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C# ForEach vs array indexes (indices?)

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Good afternoon all. In the interests of transitioning to a real(ish) C# coder rather than just changing my C++ style enough to compile, I was wondering how I could use ForEach instead of the following index-based for loop

for (int i = 0; i < weights.dimension; i++){
     weights.elements+=(alpha * neighbourhood * elementDistances.elements);
}

I can do a standard ForEach well enough, but here I'm using
i
to acces the relevant element of two different arrays I'm not sure how to carry across the technique. Is it possible / sensible / worth the bother?

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There might be a crafty linq solution for it, but I'd just not bother. Or using foreach for the int and a range... enh. Just use the for loop.

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If you need to index two lists, just keep doing it the way you're doing it. You don't need to exclusively use foreach loops to feel like a real C# coder; sometimes a standard for loop really is the best way to go.

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Accessing corresponding values from two collections in parallel in C# is one of the classic examples of when to use indices instead of foreaches. If you really really wanted to, you could write an iterator that would allow you to use it in a foreach loop. This is not quite as hard as it sounds, but it's most suitable when:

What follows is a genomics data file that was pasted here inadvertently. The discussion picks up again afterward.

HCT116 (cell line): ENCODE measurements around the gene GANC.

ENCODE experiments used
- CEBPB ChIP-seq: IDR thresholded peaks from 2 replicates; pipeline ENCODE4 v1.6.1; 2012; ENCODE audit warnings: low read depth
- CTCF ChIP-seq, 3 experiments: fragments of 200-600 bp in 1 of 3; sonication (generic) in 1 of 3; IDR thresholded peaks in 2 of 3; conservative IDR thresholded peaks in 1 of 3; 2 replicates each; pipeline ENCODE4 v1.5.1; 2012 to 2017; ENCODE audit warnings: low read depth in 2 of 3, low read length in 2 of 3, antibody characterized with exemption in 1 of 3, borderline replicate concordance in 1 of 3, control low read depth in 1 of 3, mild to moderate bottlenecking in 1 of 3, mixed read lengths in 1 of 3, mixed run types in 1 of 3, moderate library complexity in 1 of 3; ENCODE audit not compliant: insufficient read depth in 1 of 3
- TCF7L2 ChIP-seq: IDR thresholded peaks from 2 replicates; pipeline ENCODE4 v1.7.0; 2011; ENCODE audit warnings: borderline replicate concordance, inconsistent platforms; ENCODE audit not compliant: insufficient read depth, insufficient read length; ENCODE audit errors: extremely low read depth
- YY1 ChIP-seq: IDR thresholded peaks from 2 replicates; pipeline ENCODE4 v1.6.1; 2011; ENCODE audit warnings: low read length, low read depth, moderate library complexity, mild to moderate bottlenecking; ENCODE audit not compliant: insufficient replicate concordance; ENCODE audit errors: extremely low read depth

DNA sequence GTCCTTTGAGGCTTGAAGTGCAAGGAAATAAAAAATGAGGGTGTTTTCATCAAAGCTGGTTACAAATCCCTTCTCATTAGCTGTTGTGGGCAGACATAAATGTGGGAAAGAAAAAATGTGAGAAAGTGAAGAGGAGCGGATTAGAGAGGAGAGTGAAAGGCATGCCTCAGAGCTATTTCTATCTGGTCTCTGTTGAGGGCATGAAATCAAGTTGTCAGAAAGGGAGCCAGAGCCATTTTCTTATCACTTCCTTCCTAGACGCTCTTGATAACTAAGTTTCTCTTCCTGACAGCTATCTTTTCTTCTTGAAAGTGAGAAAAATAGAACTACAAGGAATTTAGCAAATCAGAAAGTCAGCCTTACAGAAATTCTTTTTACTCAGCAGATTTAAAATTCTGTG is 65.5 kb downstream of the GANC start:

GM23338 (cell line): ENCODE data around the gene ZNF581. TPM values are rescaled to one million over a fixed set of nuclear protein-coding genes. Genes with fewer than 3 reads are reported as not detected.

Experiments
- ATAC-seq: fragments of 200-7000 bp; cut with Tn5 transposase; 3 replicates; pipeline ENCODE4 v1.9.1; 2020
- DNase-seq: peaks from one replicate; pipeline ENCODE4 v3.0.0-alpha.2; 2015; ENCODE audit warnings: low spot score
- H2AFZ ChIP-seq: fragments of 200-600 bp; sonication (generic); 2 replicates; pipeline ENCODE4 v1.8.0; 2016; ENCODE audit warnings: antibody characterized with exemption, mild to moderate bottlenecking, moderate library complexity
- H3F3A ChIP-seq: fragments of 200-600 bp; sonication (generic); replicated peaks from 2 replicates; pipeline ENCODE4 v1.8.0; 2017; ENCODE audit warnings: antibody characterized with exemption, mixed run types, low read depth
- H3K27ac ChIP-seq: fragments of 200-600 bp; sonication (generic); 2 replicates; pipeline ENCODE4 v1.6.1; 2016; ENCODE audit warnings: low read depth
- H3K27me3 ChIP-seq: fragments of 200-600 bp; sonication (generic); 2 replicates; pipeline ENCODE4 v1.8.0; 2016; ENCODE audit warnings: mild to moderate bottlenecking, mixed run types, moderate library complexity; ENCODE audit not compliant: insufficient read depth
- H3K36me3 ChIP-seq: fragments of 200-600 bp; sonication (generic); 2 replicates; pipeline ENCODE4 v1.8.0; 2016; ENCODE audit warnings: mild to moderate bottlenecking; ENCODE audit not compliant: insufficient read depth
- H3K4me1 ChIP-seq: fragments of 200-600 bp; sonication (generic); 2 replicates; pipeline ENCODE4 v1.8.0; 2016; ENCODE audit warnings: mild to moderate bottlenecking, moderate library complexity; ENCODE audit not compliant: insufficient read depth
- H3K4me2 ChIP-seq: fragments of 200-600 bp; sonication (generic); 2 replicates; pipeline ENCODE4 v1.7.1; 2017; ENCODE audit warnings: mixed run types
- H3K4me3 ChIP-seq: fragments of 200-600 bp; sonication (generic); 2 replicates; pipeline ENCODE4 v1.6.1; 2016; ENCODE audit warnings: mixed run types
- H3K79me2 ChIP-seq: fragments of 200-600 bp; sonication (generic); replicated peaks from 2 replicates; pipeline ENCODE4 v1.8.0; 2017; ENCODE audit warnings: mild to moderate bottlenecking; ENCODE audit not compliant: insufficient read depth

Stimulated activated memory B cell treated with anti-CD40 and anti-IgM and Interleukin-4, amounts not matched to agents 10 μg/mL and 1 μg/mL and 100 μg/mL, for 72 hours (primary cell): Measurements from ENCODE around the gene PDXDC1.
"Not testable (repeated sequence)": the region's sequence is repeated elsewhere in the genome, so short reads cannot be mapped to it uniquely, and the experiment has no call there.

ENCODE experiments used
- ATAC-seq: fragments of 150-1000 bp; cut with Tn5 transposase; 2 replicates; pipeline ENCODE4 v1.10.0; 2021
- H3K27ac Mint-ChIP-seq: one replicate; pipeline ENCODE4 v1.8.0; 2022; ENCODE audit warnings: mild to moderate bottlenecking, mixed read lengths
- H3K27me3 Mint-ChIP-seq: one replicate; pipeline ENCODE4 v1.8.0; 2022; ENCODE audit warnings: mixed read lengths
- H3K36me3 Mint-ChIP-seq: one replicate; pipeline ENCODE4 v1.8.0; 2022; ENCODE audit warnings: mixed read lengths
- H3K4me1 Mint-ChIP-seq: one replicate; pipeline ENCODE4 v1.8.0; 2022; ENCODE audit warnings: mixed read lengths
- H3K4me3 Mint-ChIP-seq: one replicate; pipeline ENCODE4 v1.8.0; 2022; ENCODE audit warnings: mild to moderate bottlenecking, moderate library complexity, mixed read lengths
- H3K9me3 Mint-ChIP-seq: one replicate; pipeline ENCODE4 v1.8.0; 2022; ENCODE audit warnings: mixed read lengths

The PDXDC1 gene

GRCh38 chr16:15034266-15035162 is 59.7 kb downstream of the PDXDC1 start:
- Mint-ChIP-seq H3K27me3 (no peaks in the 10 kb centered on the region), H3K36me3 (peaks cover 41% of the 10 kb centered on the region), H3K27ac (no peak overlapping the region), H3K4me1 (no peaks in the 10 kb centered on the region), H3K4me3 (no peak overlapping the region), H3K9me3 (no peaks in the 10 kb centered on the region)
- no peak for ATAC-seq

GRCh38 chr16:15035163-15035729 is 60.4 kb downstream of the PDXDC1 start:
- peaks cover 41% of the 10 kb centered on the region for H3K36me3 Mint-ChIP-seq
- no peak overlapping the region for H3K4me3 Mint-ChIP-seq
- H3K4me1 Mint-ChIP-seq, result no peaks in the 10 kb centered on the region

a) The object types in the two collections are classes and not structs
b) You're only accessing member variables / methods on the objects, not replacing their entries in the collections with new objects.


Then, you can use the amazing "yield return" statement in C# to automatically create an iterator for you, and do something like:



public static class Parallel<T,U>
{
public struct Pair
{
Pair(T first, U second)
{
this.first = first;
this.second = second;
}
T first;
U second;
}

static IEnumerable<Pair> Enumerator(IList<T> tlist, IList<U> ulist)
{
for (int i=0; i < tlist.Count; ++i)
yield return Pair(tlist, ulist);
}
}

public class Test
{

private class Foo { int foo; }
private class Bar { int bar; }

List<Foo> foos;
List<Bar> bars;

public void doStuff()
{
foreach (Parallel<Foo,Bar>.Pair entry in Parallel<Foo,Bar>.Enumerator(foos, bars))
{
entry.first.foo = entry.second.bar;
}
}
}



There's some overhead in doing things this way, and not too much advantage, but it's a useful concept illustration anyway because yield return really comes in handy sometimes.

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